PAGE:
RenderDigimania is a rapid animation production renderer, developed to to allow animators to animate, light, and shoot their characters and objects in a setting that gives them real time previews. In other words, it wants to make 3D animation a lot faster, without having to waste a lot of time rendering. (more…)
Archive for the ‘Sightings’ Category
Greetings from sunny Anaheim, CA, where the 40th annual SIGGRAPH conference is being held this year. I arrived on Sunday just in time to go to some early sessions and see a few of the exhibits.
Going early gave me time to review the Posters display and play “spot the TurboSquid model”. This year, Andrey Kravchenko’s Masha won the contest hands down.
One of my favorite features of Siggraph is the bookstore. The emphasis this year is on non-platform specific art and technology books, including this suite from Disney.
A favorite among early attendees is the Technical Papers Fast Forward, a two-hour roller coaster ride through all the papers being presented at Siggraph. Each presenter gets exactly 30 seconds to preview his or her paper and entice attendees to come to the full presentation later in the week. The Fast Forward is one of the most popular early events at Siggraph, attracting over 2000 attendees this year. Many presenters prepare amusing and informative videos and even dress up as zombies in an effort to attract attendees to their papers.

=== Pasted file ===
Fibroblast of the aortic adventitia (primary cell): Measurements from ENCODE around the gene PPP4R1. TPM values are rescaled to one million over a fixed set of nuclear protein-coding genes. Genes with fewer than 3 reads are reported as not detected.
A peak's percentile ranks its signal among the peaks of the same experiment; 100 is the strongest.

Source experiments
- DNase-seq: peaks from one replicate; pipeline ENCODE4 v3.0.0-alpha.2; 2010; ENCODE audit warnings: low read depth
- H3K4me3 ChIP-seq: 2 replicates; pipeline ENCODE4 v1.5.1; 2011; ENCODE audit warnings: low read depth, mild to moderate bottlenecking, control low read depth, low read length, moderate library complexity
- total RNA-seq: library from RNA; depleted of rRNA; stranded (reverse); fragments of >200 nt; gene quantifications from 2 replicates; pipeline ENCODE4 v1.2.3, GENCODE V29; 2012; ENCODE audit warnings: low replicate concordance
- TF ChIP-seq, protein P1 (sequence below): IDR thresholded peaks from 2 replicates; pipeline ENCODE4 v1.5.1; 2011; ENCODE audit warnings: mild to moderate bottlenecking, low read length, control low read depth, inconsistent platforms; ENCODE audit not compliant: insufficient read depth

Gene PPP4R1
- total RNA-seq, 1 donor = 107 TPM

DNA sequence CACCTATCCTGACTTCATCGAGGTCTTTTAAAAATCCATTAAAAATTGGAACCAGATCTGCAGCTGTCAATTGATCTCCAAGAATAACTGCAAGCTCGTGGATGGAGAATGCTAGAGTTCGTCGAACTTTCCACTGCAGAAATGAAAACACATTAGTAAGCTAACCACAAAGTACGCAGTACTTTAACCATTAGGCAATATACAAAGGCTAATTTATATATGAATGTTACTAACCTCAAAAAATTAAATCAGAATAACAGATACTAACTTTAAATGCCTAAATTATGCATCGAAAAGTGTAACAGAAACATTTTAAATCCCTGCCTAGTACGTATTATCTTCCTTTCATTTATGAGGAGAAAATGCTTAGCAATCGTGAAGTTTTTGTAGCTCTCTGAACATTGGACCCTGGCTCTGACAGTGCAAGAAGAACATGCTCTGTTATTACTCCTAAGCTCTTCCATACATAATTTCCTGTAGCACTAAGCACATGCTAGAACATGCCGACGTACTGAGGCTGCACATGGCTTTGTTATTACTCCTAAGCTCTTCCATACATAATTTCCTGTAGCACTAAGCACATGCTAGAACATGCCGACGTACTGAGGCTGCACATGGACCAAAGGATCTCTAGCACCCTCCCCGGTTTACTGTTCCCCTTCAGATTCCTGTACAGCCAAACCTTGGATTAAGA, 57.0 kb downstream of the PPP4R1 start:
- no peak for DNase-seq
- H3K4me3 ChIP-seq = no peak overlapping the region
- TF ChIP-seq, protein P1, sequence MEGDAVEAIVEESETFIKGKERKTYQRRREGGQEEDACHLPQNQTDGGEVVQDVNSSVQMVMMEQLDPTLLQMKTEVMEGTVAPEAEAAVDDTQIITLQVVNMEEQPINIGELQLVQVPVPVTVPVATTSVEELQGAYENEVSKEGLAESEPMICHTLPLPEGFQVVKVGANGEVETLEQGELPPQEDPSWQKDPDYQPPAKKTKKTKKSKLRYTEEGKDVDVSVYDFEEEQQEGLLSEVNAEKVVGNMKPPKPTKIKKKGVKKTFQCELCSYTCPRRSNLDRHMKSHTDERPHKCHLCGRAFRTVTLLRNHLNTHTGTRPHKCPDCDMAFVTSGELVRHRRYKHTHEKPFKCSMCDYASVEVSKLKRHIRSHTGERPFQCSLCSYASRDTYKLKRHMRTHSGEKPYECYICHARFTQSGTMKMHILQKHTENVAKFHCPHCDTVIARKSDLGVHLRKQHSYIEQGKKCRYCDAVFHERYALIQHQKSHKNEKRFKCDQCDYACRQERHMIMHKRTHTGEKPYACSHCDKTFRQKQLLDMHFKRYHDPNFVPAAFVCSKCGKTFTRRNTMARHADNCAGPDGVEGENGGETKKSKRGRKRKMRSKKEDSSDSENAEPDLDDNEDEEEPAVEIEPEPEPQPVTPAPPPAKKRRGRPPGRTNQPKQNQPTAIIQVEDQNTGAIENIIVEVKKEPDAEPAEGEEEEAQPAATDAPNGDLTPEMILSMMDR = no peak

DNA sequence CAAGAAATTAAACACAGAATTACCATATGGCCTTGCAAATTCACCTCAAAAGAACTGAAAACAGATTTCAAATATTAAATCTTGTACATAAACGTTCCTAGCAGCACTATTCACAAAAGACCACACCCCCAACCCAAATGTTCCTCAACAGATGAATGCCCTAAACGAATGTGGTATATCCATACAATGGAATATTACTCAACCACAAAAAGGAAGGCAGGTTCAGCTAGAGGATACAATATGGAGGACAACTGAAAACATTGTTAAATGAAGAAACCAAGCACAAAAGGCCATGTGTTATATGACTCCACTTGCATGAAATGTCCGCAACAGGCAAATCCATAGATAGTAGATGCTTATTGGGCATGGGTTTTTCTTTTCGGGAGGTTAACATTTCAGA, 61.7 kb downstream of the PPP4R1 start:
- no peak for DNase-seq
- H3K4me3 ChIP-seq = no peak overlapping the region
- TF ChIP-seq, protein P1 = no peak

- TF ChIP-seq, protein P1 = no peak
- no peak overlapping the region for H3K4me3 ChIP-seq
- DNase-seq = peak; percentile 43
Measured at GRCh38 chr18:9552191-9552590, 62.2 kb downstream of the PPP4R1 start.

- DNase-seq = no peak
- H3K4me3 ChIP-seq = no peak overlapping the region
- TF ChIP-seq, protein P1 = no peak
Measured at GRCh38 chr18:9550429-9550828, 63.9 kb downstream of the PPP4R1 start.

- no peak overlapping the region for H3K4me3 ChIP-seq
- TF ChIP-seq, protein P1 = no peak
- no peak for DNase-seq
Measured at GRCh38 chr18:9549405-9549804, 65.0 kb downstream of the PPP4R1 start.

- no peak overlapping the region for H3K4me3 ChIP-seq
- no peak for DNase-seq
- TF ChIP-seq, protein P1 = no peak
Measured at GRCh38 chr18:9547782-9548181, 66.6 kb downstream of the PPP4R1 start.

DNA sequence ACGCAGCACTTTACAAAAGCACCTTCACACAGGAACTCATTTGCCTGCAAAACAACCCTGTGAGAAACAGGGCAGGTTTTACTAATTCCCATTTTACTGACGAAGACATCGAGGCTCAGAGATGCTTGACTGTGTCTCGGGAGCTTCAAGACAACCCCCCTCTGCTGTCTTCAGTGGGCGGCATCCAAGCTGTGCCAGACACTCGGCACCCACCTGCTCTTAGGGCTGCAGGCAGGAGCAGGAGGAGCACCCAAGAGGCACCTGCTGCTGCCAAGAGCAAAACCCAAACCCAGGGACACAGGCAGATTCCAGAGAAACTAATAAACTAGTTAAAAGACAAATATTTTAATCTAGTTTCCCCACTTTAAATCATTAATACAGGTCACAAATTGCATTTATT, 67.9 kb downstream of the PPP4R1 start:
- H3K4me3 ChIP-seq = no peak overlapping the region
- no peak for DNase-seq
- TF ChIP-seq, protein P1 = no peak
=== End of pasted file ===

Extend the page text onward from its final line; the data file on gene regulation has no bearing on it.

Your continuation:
The Emerging Technologies exhibition literally got a smile out of me when I visited the Incendiary Reflection presentation. This group from the University of Tokyo posits that emotions can be influenced by our own facial expressions. The image below left shows my actual facial expression, captured by a pinhole camera and displayed on a mirror-like surface in a frame. The image below right appeared gradually a moment later, with my own facial features lightly displaced to form a gentle smile. While it might sound a little creepy, the result actually did make me smile. Future usage could include placement in clothing retailers, where the sight of yourself smiling in that retro 70’s lapel suit might actually convince you to buy it.
The next few days will be a whirlwind of courses, papers, panels, and of course the vendor exhibition. On Wednesday, I’ll be on a panel for the Birds of a Feather meeting “Teaching CG and VFX Online” in Room 202B, 11am-12pm. Stop by if you’re in the neighborhood!
The Discovery Channel series Shark Week’s latest TV spot appears to be both horrifying and entertaining viewers everywhere.
Oh my gosh.. Snuffy the seal (shark week commercial http://t.co/vp0yDyg0VO
— Julia Wease ???? (@lilJweaZy) June 27, 2013
— Andrew Holstein (@asholstein) June 27, 2013
I've been an emotional basket case ever since I saw that shark kill Snuffy the Seal.
— Conner Morris (@ConnerSaurusRex) June 24, 2013
Poor Snuffy… Watch this new 'Shark Week' spot and let us know if it left you laughing, or a bit disturbed…. http://t.co/uOxO9AQ1aV
— FOX 2 News | WJBK (@FOX2News) June 27, 2013
— Jennifer Fink (@JenLFink) June 27, 2013
— HollywoodLife (@HollywoodLife) June 27, 2013